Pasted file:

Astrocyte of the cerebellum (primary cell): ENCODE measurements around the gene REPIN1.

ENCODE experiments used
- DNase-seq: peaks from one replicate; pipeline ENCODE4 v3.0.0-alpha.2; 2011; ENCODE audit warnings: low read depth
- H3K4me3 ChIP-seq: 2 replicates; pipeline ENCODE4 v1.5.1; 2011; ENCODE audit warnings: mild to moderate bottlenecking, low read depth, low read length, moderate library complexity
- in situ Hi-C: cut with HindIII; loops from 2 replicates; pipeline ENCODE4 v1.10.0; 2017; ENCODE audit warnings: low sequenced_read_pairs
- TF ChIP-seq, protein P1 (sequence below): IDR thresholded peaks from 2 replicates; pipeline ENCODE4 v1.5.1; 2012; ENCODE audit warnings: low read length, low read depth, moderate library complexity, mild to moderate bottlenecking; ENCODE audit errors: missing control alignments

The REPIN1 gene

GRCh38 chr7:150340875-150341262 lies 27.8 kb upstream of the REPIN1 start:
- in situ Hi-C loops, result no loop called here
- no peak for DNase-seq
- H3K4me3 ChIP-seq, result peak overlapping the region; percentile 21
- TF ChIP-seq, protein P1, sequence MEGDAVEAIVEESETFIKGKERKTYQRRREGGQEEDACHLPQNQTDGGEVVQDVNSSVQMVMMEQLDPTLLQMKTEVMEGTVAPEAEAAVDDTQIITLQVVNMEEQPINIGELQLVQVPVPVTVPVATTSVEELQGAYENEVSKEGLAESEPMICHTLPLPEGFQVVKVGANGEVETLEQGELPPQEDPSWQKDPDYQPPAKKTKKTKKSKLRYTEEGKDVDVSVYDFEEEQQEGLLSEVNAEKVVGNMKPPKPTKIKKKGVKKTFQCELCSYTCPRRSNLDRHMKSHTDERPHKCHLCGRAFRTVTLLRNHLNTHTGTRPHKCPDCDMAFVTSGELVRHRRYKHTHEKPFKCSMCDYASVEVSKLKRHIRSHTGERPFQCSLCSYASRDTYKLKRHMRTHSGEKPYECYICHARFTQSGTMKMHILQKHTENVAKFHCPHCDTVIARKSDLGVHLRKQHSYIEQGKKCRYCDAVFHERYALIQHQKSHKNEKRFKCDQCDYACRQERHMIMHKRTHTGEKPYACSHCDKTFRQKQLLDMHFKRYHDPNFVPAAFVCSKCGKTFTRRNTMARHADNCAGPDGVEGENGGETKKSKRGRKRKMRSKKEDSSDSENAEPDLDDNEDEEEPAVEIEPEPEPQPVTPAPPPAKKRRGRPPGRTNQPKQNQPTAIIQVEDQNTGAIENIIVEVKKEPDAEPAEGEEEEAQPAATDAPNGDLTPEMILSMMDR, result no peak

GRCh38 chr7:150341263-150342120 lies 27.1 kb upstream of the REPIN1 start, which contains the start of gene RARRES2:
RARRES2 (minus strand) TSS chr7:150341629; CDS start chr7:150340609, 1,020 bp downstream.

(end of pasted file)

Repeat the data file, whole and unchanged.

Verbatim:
Astrocyte of the cerebellum (primary cell): ENCODE measurements around the gene REPIN1.

ENCODE experiments used
- DNase-seq: peaks from one replicate; pipeline ENCODE4 v3.0.0-alpha.2; 2011; ENCODE audit warnings: low read depth
- H3K4me3 ChIP-seq: 2 replicates; pipeline ENCODE4 v1.5.1; 2011; ENCODE audit warnings: mild to moderate bottlenecking, low read depth, low read length, moderate library complexity
- in situ Hi-C: cut with HindIII; loops from 2 replicates; pipeline ENCODE4 v1.10.0; 2017; ENCODE audit warnings: low sequenced_read_pairs
- TF ChIP-seq, protein P1 (sequence below): IDR thresholded peaks from 2 replicates; pipeline ENCODE4 v1.5.1; 2012; ENCODE audit warnings: low read length, low read depth, moderate library complexity, mild to moderate bottlenecking; ENCODE audit errors: missing control alignments

The REPIN1 gene

GRCh38 chr7:150340875-150341262 lies 27.8 kb upstream of the REPIN1 start:
- in situ Hi-C loops, result no loop called here
- no peak for DNase-seq
- H3K4me3 ChIP-seq, result peak overlapping the region; percentile 21
- TF ChIP-seq, protein P1, sequence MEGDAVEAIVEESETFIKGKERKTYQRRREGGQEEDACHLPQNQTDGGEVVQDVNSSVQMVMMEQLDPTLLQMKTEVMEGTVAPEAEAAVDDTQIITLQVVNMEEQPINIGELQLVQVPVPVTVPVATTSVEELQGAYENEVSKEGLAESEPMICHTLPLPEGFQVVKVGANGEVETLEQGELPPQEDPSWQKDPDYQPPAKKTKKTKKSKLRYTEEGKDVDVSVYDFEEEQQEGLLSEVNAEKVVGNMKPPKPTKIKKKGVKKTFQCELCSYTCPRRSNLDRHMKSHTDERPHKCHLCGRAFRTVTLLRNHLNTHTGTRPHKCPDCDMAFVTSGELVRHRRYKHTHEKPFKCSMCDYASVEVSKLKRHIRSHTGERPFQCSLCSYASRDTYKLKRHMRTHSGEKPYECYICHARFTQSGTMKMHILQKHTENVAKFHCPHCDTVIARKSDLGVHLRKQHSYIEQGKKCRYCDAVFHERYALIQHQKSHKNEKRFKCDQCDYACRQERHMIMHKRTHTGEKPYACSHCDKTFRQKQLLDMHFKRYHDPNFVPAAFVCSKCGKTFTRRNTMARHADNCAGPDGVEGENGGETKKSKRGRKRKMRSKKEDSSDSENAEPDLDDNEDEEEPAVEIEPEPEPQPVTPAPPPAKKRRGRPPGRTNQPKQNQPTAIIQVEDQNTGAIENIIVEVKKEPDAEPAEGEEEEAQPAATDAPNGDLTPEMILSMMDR, result no peak

GRCh38 chr7:150341263-150342120 lies 27.1 kb upstream of the REPIN1 start, which contains the start of gene RARRES2:
RARRES2 (minus strand) TSS chr7:150341629; CDS start chr7:150340609, 1,020 bp downstream.